Written by Ashley Friedman
I wasn’t for it at first. Months later, I’m finding myself scrolling through endless videos on the platform and it’s addicting to say the least.
Technology revolutionized the way we communicated during the COVID-19 pandemic [and at warp speed]. For some, it brought people closer together and at times, it tore the best of us apart.
If there’s one thing I’ve noticed since the growth of TikTok, it’s the idea & mindset of imperfections being okay, that your relatableness will strike with someone else who tends to act or think the same way or is in a relatable situation.
It’s Nathan, the man skateboarding with cranberry juice in hand, vibing to Fleetwood Mac’s classic hit, “Dreams” or Curtis Roach’s iconic “Bored In The House,” song that he made up during isolation because… a lot of us were bored in the house and we were in the house bored.
Regardless, the platform allows people everywhere to express whatever they’re feeling and collaborate and interact with other people, even if they are on the other side of the world.
During this year’s SXSW Conference, there was one session that really stood out to me, and that was “Driving Culture Through Content,” led by Sandie Hawkins, General Manager of Global Business Solutions at TikTok. Amongst Sandie were panelist members, Deborah von Kutzleben VP, Brand Strategy, Advertising and Menu at Arby’s, AJ Curry, Senior Manager, Social Content at National Football League (NFL), Melanie DiBiasio, Senior Manager, Digital Precision Marketing at Ocean Spray.
During the discussion “listening to the conversation” is mentioned more than anything. As a lot of the panelist members put it, it’s all about catching that one moment where you can fit your brand in effortlessly.
As Hawkins puts it, “It’s about finding your personality and your ethos and not trying to be something that you’re not.”
As of 2021, the age range for users has shifted slightly since last year, but not by much according to statista, with nearly 50% of users under the age of 30.
At one point in the session, there is a discussion around nostalgia and how TikTok helps connect generations in many different ways whether it’s bringing back a classic song or replaying old sports highlights.
Curry comments, “I think probably the most recent example for us was our work with the Football Bros… It’s just two kids playing football in the backyard, it’s a slow-mo catch and it’s to the song, “Just the Two of Us.” She goes on to say that her and the team over at the NFL, along with a lot of their clubs, jumped into the comments section. “It was very clear… as it kept growing that nostalgia was really the driving factor for its success.”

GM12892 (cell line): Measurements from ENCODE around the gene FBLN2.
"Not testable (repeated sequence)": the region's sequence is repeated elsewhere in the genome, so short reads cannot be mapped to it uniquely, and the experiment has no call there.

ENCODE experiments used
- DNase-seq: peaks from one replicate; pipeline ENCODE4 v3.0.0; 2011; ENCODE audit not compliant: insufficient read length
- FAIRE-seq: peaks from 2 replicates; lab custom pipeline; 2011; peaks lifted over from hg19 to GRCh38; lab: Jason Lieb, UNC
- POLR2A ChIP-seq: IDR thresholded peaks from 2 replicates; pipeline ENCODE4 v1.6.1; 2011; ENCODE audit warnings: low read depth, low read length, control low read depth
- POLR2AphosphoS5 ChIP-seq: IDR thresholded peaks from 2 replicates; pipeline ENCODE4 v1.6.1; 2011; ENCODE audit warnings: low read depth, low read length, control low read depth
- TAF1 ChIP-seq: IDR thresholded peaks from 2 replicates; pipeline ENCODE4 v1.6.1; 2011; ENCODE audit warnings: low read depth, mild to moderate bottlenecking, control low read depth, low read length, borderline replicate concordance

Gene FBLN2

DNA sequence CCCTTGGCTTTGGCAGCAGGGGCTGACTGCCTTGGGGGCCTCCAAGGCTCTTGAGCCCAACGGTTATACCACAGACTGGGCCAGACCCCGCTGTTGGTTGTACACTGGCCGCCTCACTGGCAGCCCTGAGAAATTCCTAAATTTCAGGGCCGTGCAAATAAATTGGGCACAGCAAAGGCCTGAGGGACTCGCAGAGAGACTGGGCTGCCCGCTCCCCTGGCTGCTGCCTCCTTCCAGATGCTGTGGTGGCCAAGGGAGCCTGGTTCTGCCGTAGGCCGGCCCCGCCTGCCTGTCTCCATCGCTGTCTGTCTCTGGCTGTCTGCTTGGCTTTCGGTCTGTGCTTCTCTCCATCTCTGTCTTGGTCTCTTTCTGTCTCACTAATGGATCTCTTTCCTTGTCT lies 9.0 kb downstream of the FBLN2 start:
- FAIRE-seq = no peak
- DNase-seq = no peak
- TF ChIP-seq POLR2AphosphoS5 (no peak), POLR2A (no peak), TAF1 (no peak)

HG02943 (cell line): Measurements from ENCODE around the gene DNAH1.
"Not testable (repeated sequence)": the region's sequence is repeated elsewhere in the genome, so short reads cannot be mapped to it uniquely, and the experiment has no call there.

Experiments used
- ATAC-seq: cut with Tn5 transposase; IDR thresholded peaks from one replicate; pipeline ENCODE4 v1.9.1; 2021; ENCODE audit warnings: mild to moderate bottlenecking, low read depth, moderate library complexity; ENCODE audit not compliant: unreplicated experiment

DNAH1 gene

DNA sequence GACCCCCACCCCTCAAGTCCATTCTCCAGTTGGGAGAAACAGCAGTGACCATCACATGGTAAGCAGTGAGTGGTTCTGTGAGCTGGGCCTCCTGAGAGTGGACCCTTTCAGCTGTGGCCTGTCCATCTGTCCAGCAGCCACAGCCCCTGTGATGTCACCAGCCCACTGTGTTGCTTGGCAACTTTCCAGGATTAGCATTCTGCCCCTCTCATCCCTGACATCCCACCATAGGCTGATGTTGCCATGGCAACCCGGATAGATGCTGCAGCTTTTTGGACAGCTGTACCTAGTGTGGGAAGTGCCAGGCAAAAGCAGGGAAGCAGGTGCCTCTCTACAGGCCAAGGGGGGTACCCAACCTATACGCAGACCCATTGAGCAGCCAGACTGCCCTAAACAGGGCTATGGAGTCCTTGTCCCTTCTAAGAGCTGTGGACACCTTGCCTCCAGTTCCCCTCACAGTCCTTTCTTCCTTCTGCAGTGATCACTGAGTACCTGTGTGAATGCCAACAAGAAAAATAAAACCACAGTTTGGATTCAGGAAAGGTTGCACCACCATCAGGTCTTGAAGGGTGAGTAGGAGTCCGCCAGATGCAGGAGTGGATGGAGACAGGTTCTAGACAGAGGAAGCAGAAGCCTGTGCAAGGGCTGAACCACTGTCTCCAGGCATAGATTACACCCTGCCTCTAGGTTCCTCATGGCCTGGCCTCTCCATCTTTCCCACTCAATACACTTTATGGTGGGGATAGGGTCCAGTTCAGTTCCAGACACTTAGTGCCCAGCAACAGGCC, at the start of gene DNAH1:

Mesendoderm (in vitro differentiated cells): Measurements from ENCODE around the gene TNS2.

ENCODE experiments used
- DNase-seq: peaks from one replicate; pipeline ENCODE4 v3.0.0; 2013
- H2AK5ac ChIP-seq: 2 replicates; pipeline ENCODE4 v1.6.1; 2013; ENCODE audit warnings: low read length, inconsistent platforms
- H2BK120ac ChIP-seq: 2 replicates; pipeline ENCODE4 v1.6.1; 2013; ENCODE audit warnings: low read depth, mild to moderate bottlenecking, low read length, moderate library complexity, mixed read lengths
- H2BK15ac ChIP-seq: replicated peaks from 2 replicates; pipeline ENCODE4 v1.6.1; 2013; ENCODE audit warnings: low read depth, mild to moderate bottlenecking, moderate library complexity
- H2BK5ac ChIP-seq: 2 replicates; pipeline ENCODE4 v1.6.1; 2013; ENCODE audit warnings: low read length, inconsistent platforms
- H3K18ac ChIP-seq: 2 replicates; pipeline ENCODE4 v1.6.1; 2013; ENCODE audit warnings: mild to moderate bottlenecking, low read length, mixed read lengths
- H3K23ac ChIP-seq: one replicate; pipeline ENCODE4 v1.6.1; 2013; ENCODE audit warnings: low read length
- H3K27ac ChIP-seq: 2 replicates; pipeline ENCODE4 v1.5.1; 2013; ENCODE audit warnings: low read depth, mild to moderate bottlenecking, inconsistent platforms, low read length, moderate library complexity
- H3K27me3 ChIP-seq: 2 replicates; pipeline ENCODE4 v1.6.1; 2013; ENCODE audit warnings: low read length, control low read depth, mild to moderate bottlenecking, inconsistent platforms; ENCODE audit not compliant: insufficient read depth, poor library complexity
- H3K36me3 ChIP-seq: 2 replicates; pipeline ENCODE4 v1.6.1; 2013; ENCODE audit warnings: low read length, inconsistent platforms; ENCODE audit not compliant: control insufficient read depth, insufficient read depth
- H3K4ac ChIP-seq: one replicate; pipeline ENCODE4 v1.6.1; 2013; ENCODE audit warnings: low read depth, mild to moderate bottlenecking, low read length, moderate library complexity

And nostalgia was also found in Nathan Apodaca’s skateboarding video as he sipped Ocean Spray Cranberry Juice and jammed out to the classic Fleetwood Mac song, “Dreams.”
“When the video came out… people were starting to feel COVID fatigue and really looking for something to make them feel good, just the feel-good sensation of Nathan riding the skateboard with that song that people brought them back was really nice,” comments DiBiasio. “and it ties into who we are as a brand, just we are a 90 year old cooperative.”
I think that the thing that stood out the most to me was Hawkins wrap up of the entirety of that nostalgic feeling and that was, “you have to be able to respond to [moments] in a timely manner because they can happen at a moment’s notice and being able to maintain the realness of those moments is really what drives the community to be involved, and that really takes brands being able to and willing to take risks to jump on these trends.”
All of this is important for musicians and for brands like Elicit who have yet to dive into and take the risk of jumping into these “moments.”
Curry mentions that the NFL has found a way to, “Speak to our audience instead of speaking at them, and one of the best ways to do that is to engage in conversation.” Again, making it known that the NFL enjoys jumping into the comments section.
After today’s discussion, there are a few key takeaways from the panel on how to make a TikTok and “jump into a conversation authentically” as Curry puts it.
Always look through a positive lens of how to take advantage of a moment. “When you see something it may not directly tie to your business or your brand, but if you can find a link that’s credible and can be organic, take advantage of it,” says Kutzleben.
Don’t just post on TikToks just for the sake of posting on TikTok. “I think the best way to stand out as a brand on TikTok is to fit into the TikTok community and use it as an opportunity to make a different type of content that can just strengthen your relationship with more and more of your fans,” says Curry.
It’s important to test out different techniques and learn as you go. “Just be willing to take the risk
because if you’re not, you’re not going to get the benefit out of it and you’re not going be able to move forward as a brand into a new audience, a new generation, a new culture,” says DiBiasio.